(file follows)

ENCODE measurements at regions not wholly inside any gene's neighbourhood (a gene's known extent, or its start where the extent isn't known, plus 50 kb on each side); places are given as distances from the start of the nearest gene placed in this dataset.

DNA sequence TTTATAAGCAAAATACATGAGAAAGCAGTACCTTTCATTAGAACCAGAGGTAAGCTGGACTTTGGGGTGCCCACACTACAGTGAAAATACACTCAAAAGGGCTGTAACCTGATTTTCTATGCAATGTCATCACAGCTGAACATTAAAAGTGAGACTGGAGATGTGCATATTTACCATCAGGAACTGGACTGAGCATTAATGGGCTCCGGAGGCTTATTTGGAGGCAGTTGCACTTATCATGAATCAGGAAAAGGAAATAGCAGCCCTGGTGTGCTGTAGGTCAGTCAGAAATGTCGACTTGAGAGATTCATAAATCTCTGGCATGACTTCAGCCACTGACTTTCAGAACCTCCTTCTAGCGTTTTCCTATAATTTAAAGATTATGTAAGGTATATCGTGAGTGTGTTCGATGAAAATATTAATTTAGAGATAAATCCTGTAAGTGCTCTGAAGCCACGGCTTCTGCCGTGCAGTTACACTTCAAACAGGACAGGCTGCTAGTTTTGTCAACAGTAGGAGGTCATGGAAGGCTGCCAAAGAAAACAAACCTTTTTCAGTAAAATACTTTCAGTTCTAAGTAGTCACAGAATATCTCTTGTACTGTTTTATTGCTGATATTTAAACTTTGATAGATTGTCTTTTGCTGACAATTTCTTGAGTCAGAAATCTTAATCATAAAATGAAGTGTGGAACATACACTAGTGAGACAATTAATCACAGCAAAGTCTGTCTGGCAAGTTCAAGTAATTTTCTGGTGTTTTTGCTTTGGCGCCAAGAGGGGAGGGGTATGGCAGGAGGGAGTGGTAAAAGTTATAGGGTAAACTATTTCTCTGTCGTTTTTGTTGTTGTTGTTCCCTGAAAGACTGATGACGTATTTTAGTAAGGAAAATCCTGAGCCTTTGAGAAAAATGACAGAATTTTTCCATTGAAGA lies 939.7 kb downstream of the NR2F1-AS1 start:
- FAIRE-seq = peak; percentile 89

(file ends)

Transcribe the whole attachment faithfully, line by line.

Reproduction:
ENCODE measurements at regions not wholly inside any gene's neighbourhood (a gene's known extent, or its start where the extent isn't known, plus 50 kb on each side); places are given as distances from the start of the nearest gene placed in this dataset.

DNA sequence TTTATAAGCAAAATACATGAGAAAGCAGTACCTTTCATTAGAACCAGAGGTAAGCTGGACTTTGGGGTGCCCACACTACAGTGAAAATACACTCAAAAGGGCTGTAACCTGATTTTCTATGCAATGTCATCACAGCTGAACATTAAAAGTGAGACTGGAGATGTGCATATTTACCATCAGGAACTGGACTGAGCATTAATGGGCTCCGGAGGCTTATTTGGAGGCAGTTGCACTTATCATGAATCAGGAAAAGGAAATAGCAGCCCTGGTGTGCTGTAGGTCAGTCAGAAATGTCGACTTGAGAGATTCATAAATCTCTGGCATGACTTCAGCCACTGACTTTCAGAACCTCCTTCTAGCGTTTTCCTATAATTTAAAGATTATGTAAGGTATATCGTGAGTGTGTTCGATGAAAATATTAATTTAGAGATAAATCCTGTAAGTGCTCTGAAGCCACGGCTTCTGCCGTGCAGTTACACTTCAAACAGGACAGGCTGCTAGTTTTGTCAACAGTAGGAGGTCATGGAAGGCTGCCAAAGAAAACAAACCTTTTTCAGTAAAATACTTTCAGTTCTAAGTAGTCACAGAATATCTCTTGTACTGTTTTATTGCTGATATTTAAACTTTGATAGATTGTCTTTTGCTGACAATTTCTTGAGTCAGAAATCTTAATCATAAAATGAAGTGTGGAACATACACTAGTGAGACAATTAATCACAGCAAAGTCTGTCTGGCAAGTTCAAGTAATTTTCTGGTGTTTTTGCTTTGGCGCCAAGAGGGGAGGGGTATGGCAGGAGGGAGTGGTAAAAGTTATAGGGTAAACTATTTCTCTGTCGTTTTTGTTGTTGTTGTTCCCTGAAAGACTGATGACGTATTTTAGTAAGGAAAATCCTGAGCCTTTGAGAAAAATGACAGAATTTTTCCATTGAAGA lies 939.7 kb downstream of the NR2F1-AS1 start:
- FAIRE-seq = peak; percentile 89